Each week I will be trying new recipes and if I don't have time to immediately update you all on how they went, I will do my best to do a weekly recipe recap on the weekend. So here we go...
On Monday I posted about Tweaking Sullivan Street Bakery Recipes but never gave you guys the results. Got too busy getting ready for The Martha Stewart Show!!
- The folding of the edges several times during the rise worked well in bringing in more air bubbles.
- After 15 or so hours of rising I had a nice dome under the tea towel covering the dough.
- While I had the dough rising all day in a warm spot in our house, the chill overnight did some damage to the rise and air bubble factor. When I came down Tuesday morning it had clearly lost lots of its umph and all of its dome. Grr.
- I preheated the oven to 500 degrees with the cast iron skillet on the bottom rack. Just after I slid the bread on the upper rack, I poured water into the hot hot skillet creating steam and quickly closed the oven door. I then turned the oven temp down to 450. I set the preheat temp to 500 because I knew the door would be open for a bit while I was pouring the water into the skillet and didn't want to lose too much heat in that process.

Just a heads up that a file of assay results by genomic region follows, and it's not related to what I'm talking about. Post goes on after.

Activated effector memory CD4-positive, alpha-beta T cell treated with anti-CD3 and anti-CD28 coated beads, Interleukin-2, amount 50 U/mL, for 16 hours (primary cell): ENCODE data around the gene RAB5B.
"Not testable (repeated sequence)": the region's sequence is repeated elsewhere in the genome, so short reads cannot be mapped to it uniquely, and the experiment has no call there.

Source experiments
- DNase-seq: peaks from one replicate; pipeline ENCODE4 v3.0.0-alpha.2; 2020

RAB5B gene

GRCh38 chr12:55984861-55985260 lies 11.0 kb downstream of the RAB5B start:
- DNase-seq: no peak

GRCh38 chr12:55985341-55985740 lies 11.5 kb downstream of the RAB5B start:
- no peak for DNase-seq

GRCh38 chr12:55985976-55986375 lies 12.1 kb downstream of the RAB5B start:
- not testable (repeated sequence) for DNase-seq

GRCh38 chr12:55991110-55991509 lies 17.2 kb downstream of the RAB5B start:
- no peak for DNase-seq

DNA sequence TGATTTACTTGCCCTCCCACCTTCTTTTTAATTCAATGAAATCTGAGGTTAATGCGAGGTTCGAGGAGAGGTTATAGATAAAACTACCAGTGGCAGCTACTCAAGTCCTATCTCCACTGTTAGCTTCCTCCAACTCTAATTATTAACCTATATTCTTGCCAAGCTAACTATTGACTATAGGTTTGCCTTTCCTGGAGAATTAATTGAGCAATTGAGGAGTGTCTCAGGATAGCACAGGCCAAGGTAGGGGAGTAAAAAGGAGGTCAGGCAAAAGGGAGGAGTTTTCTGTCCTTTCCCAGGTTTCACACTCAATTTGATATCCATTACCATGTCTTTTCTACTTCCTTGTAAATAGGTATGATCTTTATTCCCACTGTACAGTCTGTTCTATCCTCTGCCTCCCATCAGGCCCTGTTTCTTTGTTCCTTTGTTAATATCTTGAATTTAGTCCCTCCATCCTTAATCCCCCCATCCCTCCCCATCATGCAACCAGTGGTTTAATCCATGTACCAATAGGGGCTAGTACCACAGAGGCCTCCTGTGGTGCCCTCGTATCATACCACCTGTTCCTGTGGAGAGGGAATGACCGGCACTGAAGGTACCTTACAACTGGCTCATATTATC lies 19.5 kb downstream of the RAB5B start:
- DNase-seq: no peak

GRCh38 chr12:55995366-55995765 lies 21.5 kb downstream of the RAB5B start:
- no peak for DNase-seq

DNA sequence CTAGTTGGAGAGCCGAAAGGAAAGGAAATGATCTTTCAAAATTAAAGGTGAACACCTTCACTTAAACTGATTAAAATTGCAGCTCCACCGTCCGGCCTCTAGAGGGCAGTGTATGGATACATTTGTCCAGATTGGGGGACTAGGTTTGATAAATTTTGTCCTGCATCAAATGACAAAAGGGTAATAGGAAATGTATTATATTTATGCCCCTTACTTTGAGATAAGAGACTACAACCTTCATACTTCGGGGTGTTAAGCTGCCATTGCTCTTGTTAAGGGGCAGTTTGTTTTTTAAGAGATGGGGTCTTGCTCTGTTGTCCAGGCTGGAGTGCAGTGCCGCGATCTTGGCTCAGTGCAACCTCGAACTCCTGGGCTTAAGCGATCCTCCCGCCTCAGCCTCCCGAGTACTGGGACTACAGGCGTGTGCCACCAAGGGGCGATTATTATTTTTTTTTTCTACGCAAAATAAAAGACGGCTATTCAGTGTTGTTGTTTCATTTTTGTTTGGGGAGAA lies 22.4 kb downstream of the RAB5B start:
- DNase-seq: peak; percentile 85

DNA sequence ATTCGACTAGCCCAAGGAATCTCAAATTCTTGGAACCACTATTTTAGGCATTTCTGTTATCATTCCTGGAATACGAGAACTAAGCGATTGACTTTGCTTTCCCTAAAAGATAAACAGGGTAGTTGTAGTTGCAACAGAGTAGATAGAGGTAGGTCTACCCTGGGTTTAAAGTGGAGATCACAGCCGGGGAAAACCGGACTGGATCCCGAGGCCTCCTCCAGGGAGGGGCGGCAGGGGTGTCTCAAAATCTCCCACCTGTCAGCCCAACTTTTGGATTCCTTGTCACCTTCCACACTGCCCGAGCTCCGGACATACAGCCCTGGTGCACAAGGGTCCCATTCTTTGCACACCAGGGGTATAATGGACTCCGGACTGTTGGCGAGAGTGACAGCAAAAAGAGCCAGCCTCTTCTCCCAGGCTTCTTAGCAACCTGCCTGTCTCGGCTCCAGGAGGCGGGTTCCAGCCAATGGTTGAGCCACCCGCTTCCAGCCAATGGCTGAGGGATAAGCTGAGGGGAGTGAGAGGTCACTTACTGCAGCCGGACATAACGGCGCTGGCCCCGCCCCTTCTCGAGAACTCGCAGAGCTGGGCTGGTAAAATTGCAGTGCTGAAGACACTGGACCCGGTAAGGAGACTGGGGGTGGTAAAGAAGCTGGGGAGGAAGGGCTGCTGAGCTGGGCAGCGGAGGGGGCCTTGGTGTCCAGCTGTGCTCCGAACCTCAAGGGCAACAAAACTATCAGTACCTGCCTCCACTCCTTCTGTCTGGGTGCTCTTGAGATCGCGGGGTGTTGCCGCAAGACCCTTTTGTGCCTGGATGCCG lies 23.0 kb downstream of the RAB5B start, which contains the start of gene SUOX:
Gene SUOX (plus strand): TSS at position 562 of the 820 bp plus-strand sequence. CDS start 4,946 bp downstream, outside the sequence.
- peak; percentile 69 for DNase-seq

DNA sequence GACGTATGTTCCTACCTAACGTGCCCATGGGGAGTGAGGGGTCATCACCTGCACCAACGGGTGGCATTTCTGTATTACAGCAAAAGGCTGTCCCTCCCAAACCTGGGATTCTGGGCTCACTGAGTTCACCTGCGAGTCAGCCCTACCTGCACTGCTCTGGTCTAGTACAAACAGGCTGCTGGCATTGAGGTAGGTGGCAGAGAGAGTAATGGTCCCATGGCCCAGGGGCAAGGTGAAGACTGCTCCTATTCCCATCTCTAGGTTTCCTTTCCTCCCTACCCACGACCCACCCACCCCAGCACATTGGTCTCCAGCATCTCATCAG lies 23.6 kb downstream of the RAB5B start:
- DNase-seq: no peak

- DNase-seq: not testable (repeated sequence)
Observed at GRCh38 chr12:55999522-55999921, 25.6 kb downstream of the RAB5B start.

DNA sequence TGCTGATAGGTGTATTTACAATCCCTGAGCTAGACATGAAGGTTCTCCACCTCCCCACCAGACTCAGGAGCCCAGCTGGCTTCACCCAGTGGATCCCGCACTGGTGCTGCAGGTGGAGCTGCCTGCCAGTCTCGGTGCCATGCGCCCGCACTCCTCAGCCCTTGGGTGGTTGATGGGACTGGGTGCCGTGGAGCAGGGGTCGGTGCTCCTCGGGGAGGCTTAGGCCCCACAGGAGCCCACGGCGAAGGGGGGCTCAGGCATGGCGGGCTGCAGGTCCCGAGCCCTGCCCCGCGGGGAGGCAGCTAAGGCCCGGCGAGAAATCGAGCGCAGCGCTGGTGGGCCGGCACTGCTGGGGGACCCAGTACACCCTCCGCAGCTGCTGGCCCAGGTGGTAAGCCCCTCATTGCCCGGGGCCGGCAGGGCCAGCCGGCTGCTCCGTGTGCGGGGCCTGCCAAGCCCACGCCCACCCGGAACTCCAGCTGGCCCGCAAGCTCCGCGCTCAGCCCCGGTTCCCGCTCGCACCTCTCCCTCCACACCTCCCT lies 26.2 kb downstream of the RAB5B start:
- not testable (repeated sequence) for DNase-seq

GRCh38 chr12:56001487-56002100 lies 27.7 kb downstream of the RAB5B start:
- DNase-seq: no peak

- THE RESULTS: The crust was lighter and crispier than previous attempts and the interior definitely had more holes. However, it was still too dense in my opinion so I am going to keep trying.
The Roman Gnocchi Experiment
I am happy to report that the recipe I posted in 24 hours in Manhattan: a food & fun recap is a good one! I have tried it twice since yesterday and it turns out nice semolina gnocchi, which IMO are hardly gnocchi because they were too easy! Here are my thoughts:
- The first batch I tried in a baking dish and they didn't brown all that well and took much longer in the oven than the recipe called for.
- For the second batch (pictured), I decided to up the temp to 450 and I preheated my cast iron skillet so I could get a good bottom crust on these guys. Once the oven was preheated I took the skillet out, quickly doused it with olive oil and then slide the round "gnocchi" into the pan.
- I returned the pan to the oven on the middle rack for about 15 minutes. I then put the pan on the bottom rack for about 5 minutes to get the bottoms good and browned, and then cranked the broiler to brown the tops.
- THE RESULTS: A crispy top and bottom with a wonderfully creamy center. YUM!
- I served it for lunch to the kids with some red sauce and they gobbled it up.